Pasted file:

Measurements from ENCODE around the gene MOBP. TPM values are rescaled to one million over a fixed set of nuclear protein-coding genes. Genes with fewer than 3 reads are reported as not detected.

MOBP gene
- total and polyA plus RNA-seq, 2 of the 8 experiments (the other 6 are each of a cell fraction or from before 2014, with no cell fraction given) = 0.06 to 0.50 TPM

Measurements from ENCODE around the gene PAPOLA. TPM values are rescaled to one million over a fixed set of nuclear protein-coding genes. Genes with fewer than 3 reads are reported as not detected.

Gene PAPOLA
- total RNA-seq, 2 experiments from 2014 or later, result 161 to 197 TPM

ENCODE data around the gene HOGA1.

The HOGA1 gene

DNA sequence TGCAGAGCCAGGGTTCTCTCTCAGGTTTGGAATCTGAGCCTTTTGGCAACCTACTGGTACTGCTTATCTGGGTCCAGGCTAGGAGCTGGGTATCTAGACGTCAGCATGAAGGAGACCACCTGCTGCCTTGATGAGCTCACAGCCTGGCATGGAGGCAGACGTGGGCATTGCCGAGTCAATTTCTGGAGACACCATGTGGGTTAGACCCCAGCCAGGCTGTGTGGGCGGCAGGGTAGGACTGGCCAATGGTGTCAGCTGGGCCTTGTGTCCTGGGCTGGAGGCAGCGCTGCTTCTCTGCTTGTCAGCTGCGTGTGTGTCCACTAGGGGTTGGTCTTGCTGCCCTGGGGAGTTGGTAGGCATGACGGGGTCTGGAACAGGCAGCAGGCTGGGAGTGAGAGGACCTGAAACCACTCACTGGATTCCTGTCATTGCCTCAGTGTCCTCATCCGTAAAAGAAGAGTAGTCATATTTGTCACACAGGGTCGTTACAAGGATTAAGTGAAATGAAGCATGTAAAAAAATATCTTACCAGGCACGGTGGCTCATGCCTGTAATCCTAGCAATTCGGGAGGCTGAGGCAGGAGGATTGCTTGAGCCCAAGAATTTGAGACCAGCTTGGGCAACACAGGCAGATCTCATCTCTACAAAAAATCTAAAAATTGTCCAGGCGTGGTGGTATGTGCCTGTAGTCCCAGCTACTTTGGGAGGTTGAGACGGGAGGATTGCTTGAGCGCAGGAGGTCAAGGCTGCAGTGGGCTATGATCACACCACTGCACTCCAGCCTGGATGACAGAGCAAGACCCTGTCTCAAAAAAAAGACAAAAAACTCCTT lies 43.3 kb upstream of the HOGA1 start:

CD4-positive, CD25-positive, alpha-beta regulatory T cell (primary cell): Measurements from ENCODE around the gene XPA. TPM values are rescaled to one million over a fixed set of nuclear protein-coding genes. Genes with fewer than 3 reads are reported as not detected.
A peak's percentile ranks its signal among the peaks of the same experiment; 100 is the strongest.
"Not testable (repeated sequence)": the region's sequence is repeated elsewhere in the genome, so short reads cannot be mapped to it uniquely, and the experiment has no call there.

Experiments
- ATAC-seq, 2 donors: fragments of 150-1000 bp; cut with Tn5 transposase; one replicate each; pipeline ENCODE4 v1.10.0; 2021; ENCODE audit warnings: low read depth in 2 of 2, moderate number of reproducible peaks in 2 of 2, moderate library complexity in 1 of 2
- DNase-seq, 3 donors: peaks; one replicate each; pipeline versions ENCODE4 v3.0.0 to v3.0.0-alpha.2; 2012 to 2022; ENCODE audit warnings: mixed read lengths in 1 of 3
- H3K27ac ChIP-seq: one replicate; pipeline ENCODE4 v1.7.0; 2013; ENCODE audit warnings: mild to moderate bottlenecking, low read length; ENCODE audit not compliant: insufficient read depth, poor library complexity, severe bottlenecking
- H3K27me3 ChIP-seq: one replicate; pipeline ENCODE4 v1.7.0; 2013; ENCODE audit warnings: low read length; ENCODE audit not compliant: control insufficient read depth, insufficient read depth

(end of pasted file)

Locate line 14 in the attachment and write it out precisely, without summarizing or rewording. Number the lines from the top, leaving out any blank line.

- ATAC-seq, 2 donors: fragments of 150-1000 bp; cut with Tn5 transposase; one replicate each; pipeline ENCODE4 v1.10.0; 2021; ENCODE audit warnings: low read depth in 2 of 2, moderate number of reproducible peaks in 2 of 2, moderate library complexity in 1 of 2